Favorite Type of Content?

What is your favorite type of content that you feel gives you the most bang for your buck: books, podcasts, YouTube videos, Netflix shows? Lately I’ve been going through a lot of Spanish learning videos on YouTube that are conversational. There are subtitles in English and Spanish, or I use Language Reactor which I know is a sketchy translation. I try to watch both subtitles the first time (depending on my level of understanding and pausing when I need to) and then just the Spanish. I’m not sure this is the best use of my time and I haven’t been importing most of them into LingQ, so it looks like I’m not progressing. I also listen to Pimsleur lessons about 40 minutes a day when I walk my dogs (since I already had it), but sometimes this isn’t active listening depending on what’s happening around me.

I know I’m supposed to focus on content that is interesting to me, but I feel like that is all a bit above my head and too fast at the moment, at least for videos and Netflix shows. I have to slow it down too much and then the people sound weird and I lose interest quickly.

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I should add that I have tried importing the YouTube videos I’ve been using, but the text is just one long string of words (some correct, some incorrect so I have to keep going back to the video to see what the word should be and how they translated it) and no punctuation. Maybe I’m doing something wrong? The other day I spent quite a long time editing the text of a 9ish minute video which was a very cumbersome and time-consuming process. When I was finally finished, I somehow must not have saved it like I thought I did and when I went back to the lesson it was all lost. Oopsie! I did actually learn some of the Spanish while doing this though, so that was good!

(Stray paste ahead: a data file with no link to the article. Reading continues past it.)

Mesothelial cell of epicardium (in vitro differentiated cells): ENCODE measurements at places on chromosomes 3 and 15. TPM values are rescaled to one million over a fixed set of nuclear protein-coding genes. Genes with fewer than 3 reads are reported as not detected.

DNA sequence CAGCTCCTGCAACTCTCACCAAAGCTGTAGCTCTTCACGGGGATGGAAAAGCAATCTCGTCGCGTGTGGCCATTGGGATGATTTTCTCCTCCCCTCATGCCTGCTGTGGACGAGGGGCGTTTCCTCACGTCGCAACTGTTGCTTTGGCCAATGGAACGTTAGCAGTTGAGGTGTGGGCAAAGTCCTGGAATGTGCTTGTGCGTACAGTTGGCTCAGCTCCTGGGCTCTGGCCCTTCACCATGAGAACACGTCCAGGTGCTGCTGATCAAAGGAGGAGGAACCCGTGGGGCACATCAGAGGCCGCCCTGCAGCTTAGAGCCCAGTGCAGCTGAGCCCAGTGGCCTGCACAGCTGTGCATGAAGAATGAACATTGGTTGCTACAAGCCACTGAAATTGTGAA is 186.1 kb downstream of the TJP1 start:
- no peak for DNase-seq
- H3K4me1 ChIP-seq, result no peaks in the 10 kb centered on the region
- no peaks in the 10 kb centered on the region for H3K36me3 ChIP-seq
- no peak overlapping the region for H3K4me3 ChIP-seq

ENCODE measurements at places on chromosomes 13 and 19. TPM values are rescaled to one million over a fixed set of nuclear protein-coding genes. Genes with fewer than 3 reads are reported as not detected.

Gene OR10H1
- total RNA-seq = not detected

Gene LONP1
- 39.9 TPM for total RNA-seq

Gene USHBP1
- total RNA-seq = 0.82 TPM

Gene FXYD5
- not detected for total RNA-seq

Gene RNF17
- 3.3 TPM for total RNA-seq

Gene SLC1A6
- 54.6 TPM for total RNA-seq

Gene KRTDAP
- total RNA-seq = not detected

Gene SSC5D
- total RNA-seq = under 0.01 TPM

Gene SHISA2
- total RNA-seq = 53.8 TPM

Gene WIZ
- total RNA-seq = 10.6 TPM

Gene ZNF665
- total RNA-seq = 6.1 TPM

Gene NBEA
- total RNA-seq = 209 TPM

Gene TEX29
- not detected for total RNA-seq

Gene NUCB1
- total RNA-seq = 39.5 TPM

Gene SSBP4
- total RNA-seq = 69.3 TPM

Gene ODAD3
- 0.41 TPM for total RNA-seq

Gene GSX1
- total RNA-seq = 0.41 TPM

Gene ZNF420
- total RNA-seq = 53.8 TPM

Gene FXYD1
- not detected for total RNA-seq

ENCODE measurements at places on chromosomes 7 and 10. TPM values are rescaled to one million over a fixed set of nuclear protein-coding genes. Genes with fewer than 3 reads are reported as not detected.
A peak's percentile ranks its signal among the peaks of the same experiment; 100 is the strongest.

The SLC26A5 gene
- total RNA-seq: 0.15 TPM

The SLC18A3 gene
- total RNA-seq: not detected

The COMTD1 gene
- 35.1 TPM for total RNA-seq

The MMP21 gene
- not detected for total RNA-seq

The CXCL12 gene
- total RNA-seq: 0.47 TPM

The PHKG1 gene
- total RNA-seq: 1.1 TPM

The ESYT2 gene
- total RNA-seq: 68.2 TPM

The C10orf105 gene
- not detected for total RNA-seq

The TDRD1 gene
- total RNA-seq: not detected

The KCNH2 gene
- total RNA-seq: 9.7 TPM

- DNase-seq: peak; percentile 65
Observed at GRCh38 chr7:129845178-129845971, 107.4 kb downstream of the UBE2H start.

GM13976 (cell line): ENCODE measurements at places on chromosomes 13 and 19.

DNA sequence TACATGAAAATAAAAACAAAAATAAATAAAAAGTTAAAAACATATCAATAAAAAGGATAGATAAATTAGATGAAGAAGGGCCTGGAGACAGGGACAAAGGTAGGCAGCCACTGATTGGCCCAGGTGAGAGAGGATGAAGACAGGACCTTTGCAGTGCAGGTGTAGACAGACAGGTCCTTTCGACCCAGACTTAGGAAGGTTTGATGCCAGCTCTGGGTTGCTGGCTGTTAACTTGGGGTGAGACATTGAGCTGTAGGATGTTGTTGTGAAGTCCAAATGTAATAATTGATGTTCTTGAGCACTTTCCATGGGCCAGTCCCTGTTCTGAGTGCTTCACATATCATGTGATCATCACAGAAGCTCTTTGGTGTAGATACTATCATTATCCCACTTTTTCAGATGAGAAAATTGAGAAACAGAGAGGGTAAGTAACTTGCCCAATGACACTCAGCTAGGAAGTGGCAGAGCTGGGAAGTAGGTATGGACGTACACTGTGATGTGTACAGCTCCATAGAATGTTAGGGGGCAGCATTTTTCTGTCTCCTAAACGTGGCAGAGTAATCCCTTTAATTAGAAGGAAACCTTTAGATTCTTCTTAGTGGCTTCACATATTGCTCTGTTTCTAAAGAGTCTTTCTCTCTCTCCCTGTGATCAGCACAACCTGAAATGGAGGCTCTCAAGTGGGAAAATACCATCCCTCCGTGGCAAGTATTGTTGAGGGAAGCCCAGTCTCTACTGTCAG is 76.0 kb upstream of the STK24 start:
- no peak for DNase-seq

Autogenerated subtitles are not very useful if you want to use them in LINGQ. Sometimes you find subtitles made by the author of the video.
Or the author is so kind as to deliver the text of the video. For Spanish I regularly listen to the videos of Español automatico. They call them podcasts, but there is mostly a video and you can get the written text just by asking them for it. You can download the videos to LINGQ: then you will mostly have autogenerated subtitles. But if you ask for the text of the video, you can replace the autogenerated subtitles by the text, and use it for your study with LINGQ.
This is a list of their “podcasts” up to now:

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Best bang for your buck is going to be books, news, podcasts, articles. Things where the word density is greatest. Movies, tv shows, etc. don’t have this same word density. Having said that, if they peak your interest and keep you motivated then certainly include them…I think your pace will just be slower.

Unfortunately I don’t have any great Spanish recommendations. Ideally, if you can find books/stories that are geared to your level. Graded readers, or books designed for your level that aren’t children’s stories. I’d also look for “easy spanish news”.

Here for example: